During the last winter Olympics, I had what I thought was a pretty good idea. There are many ways to rank countries during the Olympics: you can rank them by total number of medals, or you can rank them by number of gold medals, or by some point scheme (5 for gold, 3 for silver, 1 for bronze) and so on. Point schemes seem to make sense, but then people argue about points. Is a gold worth 5 bronzes or 4? Is 2 silvers more than, less than, or the same as a gold?
So my idea was to rank countries by the fraction of reasonable weights that result in them having the highest point count. Not every point scheme is reasonable: only a bronze lover (pyropusaphile?) would score bronze higher than gold. So we need gold >= silver >= bronze. And it seems unreasonable to have a negative weight on a medal. Finally, the weights can be scaled so that the total weight is one.
In the Winter 2010 Olympics, Canada was edged out by the United States in the Trick Medal Championship (TMC) by a narrow margin. Canada had 14 gold, 7 silver, and 5 bronze; the US went 9, 15, 13. If you put enough weight on gold, then Canada wins. But only 45.25% of the reasonable weights put enough weight on Gold for Canada to win; the US wins for the remaining 54.75% of the weights.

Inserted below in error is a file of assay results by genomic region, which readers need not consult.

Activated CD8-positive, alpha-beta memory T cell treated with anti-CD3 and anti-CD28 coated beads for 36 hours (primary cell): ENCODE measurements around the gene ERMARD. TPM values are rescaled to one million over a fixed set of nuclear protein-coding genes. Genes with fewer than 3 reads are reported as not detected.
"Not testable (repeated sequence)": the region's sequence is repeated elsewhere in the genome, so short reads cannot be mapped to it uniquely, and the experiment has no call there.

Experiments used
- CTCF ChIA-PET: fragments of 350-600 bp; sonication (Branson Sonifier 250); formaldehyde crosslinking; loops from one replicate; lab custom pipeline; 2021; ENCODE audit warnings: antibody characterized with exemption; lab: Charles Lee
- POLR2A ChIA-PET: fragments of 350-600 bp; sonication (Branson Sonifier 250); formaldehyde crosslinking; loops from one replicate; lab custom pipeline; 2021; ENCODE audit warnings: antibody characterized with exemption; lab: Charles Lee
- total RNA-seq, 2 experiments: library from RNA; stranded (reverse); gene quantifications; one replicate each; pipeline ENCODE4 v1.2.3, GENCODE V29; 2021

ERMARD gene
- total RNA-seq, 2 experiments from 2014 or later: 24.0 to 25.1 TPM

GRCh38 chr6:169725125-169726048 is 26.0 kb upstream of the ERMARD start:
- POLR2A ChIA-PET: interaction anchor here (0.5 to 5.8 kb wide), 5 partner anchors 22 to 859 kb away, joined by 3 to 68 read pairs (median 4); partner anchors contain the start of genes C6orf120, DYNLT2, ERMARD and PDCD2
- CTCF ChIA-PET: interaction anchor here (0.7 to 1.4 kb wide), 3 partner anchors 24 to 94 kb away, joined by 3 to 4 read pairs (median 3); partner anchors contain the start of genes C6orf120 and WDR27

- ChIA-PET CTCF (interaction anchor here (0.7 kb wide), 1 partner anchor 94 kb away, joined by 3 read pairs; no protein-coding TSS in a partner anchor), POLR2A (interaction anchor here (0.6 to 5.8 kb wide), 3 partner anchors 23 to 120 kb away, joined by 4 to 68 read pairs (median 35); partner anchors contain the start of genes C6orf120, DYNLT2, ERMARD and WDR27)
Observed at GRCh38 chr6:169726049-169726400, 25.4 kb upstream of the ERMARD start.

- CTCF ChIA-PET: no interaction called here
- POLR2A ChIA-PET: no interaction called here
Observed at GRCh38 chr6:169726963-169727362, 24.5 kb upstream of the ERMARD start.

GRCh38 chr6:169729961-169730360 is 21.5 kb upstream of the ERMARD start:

The summer Olympics are now over, with the final medal count being:
Great Britain: 29, 17,19
with no other country winning at least 20 medals of a single type.
So the coveted TMC Award goes to …. the United States in a rout! In fact, the US wins for every reasonable weighting. Russia could win with a lot of weight on bronze medals, but not if the weight on gold and silver is at least that of bronze.
A necessary and sufficient condition to win for any reasonable weight is to have
- more gold than anyone else,
- more gold+silver than anyone else, and
- more gold+silver+bronze than anyone else.
Equality in any of these can lead to weights where the country ties for the win.
Here, the US meets that condition. Of course, it helps that there are a zillion medals in swimming (where the US does well) and only one in, say, team handball (described here as water polo without the water, which is only marginally informative). But a win is a win: if any representative of the US Olympic teams would like to drop by my office, I will be glad to give them the TMC trophy (which I will be recycling from my stash of high-school curling trophies I have dragged around the world).
P.S. The Wall Street Journal Numbers Guy has a similar discussion though, sadly, it does not include the above approach.